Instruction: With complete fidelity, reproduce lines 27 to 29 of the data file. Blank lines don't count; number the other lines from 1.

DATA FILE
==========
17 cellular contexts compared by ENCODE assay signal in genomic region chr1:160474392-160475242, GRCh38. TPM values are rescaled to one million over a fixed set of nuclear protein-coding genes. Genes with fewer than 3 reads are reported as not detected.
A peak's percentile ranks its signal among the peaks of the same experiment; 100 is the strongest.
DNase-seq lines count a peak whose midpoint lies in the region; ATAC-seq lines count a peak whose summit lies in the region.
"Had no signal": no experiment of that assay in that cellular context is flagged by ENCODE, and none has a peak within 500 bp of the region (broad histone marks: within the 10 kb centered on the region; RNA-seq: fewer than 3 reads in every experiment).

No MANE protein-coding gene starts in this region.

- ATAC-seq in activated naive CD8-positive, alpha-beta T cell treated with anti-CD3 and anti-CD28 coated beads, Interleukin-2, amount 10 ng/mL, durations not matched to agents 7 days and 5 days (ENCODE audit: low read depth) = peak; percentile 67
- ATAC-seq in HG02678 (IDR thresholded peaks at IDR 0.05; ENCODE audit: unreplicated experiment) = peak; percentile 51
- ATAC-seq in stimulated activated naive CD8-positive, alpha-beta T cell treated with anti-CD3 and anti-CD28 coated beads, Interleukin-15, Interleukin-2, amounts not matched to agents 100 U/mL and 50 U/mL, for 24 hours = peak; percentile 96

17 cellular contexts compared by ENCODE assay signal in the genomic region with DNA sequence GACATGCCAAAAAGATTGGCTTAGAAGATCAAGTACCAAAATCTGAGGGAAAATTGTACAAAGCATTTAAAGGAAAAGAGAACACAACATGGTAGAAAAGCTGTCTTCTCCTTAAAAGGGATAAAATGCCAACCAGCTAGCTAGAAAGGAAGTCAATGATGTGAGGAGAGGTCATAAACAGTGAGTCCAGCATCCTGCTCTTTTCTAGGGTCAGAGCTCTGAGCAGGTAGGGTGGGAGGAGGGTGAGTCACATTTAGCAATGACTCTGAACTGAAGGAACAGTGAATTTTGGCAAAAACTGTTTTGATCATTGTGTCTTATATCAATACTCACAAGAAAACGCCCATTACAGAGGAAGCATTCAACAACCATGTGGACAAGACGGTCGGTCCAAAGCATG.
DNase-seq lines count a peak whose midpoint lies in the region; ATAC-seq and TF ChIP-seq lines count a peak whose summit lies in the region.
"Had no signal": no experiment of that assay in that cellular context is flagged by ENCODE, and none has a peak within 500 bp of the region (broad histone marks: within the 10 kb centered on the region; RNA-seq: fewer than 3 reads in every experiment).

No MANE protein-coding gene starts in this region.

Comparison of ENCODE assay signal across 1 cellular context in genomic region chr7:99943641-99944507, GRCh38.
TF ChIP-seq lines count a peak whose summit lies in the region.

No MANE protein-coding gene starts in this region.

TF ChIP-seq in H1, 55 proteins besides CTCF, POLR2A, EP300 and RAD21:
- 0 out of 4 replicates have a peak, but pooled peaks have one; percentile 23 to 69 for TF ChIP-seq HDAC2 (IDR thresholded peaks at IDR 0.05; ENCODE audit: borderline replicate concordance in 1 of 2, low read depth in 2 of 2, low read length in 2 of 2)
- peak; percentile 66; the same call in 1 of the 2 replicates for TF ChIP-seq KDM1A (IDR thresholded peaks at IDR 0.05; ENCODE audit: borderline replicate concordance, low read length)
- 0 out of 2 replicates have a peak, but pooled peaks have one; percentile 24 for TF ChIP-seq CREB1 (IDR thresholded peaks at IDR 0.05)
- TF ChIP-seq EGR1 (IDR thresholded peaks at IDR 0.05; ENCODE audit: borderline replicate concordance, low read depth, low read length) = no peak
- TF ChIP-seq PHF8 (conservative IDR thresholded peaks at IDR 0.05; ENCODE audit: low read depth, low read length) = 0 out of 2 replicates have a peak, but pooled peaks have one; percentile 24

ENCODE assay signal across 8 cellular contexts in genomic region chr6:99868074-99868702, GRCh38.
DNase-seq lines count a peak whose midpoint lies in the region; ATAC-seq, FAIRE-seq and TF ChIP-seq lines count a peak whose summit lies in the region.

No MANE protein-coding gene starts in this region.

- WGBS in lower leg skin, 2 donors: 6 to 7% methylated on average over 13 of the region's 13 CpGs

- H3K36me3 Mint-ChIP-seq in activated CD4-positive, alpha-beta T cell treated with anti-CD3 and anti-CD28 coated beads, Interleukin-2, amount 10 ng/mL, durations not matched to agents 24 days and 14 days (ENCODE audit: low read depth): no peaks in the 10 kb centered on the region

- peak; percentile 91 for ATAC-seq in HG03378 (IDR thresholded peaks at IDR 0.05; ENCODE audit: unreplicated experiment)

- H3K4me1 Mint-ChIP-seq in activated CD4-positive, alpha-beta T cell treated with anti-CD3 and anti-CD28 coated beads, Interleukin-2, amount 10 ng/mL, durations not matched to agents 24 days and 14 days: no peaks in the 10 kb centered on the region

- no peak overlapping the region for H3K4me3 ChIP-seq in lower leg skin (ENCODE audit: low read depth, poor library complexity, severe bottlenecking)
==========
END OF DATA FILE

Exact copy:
- peak; percentile 91 for ATAC-seq in HG03378 (IDR thresholded peaks at IDR 0.05; ENCODE audit: unreplicated experiment)

- H3K4me1 Mint-ChIP-seq in activated CD4-positive, alpha-beta T cell treated with anti-CD3 and anti-CD28 coated beads, Interleukin-2, amount 10 ng/mL, durations not matched to agents 24 days and 14 days: no peaks in the 10 kb centered on the region

- no peak overlapping the region for H3K4me3 ChIP-seq in lower leg skin (ENCODE audit: low read depth, poor library complexity, severe bottlenecking)